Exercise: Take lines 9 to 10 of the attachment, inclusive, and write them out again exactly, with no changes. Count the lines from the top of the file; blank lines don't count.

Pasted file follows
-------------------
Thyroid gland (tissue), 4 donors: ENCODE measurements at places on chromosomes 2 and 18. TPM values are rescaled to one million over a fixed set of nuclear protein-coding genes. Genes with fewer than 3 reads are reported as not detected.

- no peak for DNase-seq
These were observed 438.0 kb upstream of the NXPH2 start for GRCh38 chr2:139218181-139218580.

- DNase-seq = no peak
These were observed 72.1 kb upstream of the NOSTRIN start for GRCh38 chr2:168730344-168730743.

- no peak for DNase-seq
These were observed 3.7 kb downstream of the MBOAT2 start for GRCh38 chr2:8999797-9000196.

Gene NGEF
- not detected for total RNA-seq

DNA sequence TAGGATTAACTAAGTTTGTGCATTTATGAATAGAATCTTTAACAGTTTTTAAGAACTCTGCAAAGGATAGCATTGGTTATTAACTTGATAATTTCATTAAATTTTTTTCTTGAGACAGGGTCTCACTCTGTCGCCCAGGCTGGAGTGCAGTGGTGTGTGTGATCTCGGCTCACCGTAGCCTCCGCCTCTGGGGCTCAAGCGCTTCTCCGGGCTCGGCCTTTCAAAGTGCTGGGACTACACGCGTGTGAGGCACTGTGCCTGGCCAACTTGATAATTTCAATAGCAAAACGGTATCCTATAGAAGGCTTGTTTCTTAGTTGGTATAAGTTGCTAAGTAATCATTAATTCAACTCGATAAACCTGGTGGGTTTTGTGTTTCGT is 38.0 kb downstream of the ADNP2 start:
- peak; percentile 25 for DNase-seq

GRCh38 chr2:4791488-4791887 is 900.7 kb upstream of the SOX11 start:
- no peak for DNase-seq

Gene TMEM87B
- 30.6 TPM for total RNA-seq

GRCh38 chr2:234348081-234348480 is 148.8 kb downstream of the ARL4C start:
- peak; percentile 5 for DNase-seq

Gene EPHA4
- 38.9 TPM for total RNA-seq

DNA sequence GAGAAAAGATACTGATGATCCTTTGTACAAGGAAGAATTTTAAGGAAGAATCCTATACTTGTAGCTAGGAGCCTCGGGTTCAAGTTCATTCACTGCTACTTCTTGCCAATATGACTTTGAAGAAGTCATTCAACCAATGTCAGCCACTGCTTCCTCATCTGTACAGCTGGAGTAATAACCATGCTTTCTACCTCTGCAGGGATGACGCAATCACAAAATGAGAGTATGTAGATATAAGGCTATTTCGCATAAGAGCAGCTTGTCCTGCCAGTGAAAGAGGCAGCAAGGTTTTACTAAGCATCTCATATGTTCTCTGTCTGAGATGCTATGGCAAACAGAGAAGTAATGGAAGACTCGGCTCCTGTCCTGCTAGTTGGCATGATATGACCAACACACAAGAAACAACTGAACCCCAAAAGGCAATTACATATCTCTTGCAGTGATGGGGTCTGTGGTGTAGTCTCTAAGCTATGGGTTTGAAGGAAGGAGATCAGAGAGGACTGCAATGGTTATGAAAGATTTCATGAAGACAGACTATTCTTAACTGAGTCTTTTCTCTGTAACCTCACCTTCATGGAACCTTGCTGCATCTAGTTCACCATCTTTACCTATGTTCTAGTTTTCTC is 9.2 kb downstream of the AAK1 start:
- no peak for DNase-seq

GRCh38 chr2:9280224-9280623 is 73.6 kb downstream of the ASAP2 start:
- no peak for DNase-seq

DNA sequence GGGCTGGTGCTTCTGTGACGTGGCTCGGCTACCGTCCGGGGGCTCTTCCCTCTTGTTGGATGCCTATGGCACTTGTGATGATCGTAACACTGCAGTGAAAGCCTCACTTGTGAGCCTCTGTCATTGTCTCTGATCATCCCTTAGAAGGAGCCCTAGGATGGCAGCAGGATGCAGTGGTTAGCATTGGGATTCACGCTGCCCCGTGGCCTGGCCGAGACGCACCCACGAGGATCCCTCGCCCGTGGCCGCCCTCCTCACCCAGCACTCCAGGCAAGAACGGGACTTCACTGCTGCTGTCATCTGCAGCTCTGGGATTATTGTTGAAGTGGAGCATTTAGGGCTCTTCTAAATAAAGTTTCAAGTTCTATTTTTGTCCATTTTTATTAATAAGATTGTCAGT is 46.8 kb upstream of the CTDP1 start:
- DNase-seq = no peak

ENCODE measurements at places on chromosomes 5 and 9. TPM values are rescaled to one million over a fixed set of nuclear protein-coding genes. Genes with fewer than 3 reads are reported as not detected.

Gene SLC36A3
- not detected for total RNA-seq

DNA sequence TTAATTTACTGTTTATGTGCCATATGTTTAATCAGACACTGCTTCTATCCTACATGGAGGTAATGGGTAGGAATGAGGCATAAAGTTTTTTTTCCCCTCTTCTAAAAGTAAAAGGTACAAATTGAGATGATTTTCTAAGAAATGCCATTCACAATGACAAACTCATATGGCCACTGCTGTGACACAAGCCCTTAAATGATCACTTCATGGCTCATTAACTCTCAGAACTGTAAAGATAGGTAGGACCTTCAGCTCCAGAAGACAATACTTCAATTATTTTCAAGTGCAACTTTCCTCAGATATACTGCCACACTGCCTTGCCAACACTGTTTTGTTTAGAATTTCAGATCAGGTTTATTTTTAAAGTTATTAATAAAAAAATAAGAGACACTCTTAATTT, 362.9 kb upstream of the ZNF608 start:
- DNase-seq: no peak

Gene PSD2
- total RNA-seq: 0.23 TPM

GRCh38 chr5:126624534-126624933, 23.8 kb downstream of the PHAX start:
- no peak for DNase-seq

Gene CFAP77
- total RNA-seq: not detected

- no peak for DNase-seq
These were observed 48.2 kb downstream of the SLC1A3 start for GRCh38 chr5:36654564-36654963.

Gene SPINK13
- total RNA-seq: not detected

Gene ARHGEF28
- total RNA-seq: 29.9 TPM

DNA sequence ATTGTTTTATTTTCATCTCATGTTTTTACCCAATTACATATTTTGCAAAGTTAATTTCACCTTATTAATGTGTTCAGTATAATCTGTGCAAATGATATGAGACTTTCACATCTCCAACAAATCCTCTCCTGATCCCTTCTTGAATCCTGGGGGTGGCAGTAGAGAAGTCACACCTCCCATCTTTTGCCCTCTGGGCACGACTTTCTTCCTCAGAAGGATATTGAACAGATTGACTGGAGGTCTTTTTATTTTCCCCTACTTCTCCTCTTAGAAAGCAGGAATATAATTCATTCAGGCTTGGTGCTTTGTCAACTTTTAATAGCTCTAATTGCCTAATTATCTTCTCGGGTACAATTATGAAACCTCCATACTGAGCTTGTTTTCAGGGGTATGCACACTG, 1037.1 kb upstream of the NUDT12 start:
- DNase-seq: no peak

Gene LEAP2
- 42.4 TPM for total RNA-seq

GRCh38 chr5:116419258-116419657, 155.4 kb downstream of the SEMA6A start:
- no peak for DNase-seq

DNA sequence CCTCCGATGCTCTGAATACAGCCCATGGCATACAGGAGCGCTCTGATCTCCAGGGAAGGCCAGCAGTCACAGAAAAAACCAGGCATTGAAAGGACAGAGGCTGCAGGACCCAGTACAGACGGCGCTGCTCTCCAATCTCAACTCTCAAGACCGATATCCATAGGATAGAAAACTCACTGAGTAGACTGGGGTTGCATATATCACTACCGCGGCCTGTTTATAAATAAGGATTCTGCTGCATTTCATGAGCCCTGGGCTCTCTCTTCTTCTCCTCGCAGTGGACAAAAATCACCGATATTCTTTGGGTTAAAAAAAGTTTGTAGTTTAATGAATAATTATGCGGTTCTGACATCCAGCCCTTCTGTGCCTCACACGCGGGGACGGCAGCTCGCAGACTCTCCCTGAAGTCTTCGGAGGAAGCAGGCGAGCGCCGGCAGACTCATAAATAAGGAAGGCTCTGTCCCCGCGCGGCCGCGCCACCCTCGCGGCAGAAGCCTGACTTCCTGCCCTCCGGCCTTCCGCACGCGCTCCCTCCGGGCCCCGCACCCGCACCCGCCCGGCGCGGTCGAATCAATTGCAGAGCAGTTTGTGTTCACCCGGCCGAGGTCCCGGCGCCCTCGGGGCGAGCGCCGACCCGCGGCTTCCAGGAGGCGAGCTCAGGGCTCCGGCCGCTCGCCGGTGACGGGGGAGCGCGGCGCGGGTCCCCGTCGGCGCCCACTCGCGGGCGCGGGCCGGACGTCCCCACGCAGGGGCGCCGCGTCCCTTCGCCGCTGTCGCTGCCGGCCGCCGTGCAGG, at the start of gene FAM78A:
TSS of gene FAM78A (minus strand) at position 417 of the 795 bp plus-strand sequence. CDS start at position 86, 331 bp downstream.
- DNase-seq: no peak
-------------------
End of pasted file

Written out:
- not detected for total RNA-seq

DNA sequence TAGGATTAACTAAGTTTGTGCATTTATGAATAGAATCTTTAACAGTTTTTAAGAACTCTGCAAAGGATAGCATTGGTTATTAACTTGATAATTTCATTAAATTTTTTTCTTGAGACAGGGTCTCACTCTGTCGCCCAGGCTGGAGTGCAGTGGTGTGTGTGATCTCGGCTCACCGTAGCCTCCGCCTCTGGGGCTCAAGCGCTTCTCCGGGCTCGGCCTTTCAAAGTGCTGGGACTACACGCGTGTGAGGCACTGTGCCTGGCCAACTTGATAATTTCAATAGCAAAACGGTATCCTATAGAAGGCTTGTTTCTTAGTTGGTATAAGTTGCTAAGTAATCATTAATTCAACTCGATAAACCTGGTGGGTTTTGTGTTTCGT is 38.0 kb downstream of the ADNP2 start: